India has voted against a UN General Assembly draft resolution on the use of death penalty and has said that it goes against the statutory law of the country where an execution is carried out in the “rarest of rare” cases, according to a report by PTI.
The draft resolution was approved with 123 votes in favour, 36 against and 30 abstentions, in the Third Committee (Social, Humanitarian, Cultural) of the General Assembly Tuesday.
While giving an explanation, first Secretary in India’s Permanent Mission to the UN Paulomi Tripathi said the resolution sought to promote a moratorium on executions with the aim of abolishing death penalty.
“My delegation has voted against the resolution as a whole, as it goes against statutory law in India,” she said.
“In India, the death penalty is exercised in ‘rarest of rare’ cases, where the crime committed is so heinous that it shocks the conscience of the society. Indian law provides for all requisite procedural safeguards, including the right to a fair trial by an independent Court, presumption of innocence, the minimum guarantees for defence, and the right to review by a higher court,” she said.
The draft resolution had earlier been amended to reaffirm the countries’ sovereign right to develop their own legal system. Singapore had introduced the amendment, on behalf of 34 countries, which India had voted in favor of.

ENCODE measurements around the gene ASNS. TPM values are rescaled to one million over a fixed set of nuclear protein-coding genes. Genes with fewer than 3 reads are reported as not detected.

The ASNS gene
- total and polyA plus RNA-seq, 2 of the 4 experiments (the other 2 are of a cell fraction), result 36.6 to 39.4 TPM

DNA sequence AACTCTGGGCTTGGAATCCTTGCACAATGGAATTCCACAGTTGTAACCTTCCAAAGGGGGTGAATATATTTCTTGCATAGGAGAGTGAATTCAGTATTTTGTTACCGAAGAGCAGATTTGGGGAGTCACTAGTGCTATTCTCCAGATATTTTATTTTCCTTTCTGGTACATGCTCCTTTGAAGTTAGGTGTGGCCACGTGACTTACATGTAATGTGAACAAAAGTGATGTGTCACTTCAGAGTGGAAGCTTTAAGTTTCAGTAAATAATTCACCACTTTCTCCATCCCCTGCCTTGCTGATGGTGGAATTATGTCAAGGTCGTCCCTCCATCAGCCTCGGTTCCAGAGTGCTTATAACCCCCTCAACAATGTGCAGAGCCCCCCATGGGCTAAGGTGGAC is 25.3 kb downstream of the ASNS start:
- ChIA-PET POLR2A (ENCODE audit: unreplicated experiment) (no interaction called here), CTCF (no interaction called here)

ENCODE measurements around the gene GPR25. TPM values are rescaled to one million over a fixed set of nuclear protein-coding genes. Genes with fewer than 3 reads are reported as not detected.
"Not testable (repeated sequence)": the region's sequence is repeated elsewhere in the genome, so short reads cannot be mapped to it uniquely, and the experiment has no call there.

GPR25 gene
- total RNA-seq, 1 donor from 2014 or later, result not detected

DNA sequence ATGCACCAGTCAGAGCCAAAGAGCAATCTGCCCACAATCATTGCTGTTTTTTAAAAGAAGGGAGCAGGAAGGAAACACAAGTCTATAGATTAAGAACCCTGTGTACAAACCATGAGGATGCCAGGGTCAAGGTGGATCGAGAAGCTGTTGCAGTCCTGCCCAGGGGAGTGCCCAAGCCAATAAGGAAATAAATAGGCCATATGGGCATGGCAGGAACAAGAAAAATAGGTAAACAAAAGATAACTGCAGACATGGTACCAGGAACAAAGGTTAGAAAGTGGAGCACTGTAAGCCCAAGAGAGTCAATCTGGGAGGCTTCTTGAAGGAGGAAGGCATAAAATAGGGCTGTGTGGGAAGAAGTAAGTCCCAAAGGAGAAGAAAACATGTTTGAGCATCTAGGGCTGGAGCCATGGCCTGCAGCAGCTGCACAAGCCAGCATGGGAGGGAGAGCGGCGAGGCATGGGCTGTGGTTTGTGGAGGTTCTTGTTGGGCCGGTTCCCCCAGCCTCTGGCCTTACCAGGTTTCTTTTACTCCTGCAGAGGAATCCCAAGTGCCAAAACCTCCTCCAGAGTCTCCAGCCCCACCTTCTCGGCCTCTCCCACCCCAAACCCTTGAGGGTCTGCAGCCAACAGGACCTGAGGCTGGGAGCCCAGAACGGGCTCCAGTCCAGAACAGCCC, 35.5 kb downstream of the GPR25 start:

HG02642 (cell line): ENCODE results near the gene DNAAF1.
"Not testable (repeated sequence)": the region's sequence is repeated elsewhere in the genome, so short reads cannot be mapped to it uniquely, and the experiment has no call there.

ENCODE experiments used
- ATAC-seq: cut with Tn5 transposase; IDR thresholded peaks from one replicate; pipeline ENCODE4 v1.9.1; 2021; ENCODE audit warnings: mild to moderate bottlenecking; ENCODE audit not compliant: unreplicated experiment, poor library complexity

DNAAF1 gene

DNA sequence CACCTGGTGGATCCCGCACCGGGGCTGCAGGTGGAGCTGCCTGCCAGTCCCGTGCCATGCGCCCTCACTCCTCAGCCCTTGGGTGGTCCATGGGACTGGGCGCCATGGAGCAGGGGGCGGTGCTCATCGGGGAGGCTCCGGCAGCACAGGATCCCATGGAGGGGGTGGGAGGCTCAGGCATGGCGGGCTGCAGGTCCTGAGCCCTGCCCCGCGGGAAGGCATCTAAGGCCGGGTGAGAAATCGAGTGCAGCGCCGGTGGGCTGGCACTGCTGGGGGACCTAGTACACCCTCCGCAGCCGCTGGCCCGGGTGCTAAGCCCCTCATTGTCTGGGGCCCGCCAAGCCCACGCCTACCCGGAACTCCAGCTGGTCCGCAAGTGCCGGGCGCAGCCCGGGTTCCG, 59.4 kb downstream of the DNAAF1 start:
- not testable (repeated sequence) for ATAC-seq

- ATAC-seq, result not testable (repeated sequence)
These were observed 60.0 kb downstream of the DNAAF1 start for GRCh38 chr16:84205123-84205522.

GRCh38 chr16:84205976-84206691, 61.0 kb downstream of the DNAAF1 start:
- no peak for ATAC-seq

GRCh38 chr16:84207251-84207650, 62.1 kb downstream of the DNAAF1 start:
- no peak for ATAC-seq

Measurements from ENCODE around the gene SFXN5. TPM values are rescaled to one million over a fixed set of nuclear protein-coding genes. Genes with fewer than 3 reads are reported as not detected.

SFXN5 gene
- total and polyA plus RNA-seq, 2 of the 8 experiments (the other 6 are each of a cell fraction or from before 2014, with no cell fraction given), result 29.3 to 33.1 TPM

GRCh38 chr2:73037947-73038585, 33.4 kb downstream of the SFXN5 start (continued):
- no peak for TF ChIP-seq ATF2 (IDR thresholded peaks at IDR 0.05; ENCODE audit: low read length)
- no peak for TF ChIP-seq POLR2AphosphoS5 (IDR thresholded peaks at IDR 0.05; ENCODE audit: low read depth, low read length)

Tripathi said every State has the sovereign right to determine its own legal system and appropriate legal penalties and it was in this context that India voted in favour of the amendment but has voted against the resolution as a whole.
Tripathi said the Indian laws have specific provisions for commutation of death penalty in the case of pregnant women and has rulings that prohibited executions of persons with mental or intellectual disabilities, while juvenile offenders cannot be sentenced to death under any circumstances.
Death sentences in India must also be confirmed by a superior court and an accused has the right to appeal to a High Court or the Supreme Court, which has adopted guidelines on clemency and the treatment of death row prisoners, she said.
Tripathi said “poverty, socio-economic, psychic compulsions, undeserved adversities in life” constituted new mitigating factors to be considered by courts in commuting a death sentence to life imprisonment.
She also said the President of India in all cases, and the Governors of States under their respective jurisdictions, have the power to grant pardons, reprieves, respites or remissions of punishment or, to suspend, remit or commute the sentence of death penalty.